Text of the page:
TMN: “Orpheus” is one of our personal stand-outs. It’s absolutely larger than life, as is a lot of your music. Talk to us about the vision behind that one.

I’ve always been obsessed with mythology, legends & folklore. The story of Orpheus & Eurydice has always been one of my favorites and I finally felt like I was ready to tell it in my own way. I tell it from the first person perspective of Orpheus as he loses the love of his life and has to go through hell (literally) trying to save her only to lose her a second time. The story has this sad, tragic and yet beautiful element of not giving up even if the odds are impossible to achieve which I love. It’s very romantic to me in that sense. I think it could also be applied to lots of other life circumstances regarding death, addiction and the relentless aspect of truly not giving up.

TMN: This album is all about inspiring others to turn darkness into light. Knowing the music carries such an intimate personal connection, have you had any fans reach out and share what your music had done for them?

It blows my mind with just how many messages I receive everyday where people relate their personal stories and how my music has helped them through something. It give me a true purpose.

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BOYS – Mind Games [TMN PREMIERE]

Hazy, dreamy, and encompassing, the latest release from London-based BOYS is an artfully-crafted indie rock offering, with just a touch of 80’s new wave.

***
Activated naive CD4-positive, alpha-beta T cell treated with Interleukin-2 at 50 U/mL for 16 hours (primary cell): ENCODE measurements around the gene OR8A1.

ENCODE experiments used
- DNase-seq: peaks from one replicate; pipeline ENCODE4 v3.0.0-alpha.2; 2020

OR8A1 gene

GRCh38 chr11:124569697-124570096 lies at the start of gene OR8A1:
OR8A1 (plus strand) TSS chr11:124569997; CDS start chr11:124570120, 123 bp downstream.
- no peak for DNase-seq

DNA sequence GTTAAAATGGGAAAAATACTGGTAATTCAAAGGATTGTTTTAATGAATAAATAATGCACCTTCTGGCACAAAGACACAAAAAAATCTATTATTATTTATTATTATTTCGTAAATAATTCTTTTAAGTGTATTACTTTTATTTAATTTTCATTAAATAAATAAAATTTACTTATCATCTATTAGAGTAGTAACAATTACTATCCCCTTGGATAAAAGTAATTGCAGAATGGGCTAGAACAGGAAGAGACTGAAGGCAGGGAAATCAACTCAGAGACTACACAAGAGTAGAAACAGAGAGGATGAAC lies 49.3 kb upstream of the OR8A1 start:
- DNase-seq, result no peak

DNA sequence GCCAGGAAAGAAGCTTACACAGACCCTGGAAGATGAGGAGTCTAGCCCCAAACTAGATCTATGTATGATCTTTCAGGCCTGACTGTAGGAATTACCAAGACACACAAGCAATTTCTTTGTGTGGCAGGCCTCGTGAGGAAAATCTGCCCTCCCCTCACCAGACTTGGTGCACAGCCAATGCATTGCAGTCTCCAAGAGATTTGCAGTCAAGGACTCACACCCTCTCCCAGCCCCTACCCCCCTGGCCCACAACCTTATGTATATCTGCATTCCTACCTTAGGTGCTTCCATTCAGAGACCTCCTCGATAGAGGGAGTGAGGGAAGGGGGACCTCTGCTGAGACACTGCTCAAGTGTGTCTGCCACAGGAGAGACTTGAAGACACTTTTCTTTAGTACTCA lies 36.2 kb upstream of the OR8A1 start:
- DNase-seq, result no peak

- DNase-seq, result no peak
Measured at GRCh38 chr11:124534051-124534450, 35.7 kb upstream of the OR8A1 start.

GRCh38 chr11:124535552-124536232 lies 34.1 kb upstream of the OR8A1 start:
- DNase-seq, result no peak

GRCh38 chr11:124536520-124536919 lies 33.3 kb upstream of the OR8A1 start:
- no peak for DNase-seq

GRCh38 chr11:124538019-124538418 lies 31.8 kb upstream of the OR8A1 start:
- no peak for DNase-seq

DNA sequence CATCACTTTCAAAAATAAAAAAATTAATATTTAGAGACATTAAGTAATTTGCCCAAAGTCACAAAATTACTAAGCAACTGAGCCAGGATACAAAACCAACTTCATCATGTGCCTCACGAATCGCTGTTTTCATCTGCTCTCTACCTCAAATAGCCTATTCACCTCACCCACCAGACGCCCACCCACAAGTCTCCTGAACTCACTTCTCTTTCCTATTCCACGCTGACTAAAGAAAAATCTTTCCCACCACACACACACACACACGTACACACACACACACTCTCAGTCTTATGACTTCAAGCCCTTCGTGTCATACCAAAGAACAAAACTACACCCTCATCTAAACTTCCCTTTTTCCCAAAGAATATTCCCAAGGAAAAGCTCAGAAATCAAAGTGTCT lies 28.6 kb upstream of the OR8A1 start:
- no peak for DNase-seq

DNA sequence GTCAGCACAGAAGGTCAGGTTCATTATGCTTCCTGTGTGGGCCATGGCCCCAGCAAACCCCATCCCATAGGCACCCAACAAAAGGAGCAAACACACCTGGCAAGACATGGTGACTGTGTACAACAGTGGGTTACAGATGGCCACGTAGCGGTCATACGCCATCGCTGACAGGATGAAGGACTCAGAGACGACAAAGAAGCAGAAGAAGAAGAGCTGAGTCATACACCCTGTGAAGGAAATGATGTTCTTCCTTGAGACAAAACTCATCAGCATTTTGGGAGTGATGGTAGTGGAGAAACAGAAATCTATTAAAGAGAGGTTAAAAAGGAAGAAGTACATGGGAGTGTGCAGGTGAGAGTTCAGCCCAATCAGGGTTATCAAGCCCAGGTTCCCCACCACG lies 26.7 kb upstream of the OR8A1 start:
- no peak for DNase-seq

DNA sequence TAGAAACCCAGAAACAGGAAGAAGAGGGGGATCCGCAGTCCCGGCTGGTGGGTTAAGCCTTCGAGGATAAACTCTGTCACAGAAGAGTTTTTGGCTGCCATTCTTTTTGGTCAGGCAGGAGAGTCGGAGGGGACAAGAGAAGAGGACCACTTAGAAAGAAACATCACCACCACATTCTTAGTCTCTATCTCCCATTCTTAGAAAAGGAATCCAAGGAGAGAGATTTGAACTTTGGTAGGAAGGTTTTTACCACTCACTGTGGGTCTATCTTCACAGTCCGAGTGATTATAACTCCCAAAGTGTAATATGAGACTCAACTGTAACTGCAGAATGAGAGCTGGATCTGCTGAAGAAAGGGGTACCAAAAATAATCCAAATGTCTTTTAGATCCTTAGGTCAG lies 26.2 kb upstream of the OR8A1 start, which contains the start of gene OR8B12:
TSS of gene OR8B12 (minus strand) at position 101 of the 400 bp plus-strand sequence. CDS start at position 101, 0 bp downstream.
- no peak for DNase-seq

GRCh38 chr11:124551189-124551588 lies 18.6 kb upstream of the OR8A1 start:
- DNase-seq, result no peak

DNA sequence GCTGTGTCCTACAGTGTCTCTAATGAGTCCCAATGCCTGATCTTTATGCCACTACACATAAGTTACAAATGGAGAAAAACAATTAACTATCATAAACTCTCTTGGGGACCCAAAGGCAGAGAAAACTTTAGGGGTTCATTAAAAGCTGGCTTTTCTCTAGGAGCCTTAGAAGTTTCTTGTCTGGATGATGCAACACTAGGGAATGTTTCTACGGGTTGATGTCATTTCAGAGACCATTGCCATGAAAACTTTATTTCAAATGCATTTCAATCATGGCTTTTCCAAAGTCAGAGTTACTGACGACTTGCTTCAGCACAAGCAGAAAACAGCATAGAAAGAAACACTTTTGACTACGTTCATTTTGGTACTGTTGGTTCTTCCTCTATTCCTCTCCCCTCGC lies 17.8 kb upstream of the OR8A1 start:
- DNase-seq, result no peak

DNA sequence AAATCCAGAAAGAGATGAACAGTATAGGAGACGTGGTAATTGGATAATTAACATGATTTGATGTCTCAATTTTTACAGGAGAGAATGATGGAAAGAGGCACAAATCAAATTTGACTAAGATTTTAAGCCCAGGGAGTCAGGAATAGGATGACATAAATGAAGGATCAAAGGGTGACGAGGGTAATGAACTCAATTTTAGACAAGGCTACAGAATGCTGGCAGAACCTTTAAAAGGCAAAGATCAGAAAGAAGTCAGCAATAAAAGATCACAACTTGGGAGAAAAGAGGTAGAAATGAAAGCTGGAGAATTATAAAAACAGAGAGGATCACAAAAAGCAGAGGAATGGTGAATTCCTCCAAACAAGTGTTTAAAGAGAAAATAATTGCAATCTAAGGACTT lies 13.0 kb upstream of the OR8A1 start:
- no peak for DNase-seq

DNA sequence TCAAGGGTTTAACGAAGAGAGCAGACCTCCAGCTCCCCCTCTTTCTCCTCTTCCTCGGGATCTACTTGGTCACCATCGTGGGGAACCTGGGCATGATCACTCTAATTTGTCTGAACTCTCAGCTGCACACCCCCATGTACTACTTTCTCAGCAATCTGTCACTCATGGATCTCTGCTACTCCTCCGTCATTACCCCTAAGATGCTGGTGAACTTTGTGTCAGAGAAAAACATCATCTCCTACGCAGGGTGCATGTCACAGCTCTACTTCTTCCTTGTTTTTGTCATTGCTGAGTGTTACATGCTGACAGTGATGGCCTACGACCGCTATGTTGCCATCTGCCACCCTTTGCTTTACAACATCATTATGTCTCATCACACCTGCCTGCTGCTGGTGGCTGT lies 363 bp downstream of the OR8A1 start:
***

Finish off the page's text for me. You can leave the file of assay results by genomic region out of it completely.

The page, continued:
Released today on all major platforms, “Mind Games” the perfect tune for the upcoming transition in seasons. The shimmering guitars and catchy chorus will have you dreaming of warmer months, while the somewhat dreary vocals will keep you grounded in what’s left of the colder months.

When asked about this tune, the 4-piece had this to say:

“Mind Games” was written after the end of a long-term relationship and is all about the thoughts that go through your head after the break-up. Even though you no longer see or hear the person anymore they’re still in your head playing mind games

BOYS will be heading stateside for New Colossus Festival next month, before returning to their London roots for their first UK headline show of the year. Make sure to follow them on Facebook to keep in-touch with those live performances.

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Thin Lear – The Guesthouse [TMN PREMIERE]

Following a three-year hiatus, Queens-based songwriter & producer Matt Longo, aka Thin Lear, is back with the first release since his self-titled EP. Today we’re bringing you a first look and listen to that release, titled “The Guesthouse.” If you weren’t already familiar with this up-and-coming artist, this is the perfect introduction to his sound and what you can expect from his upcoming album.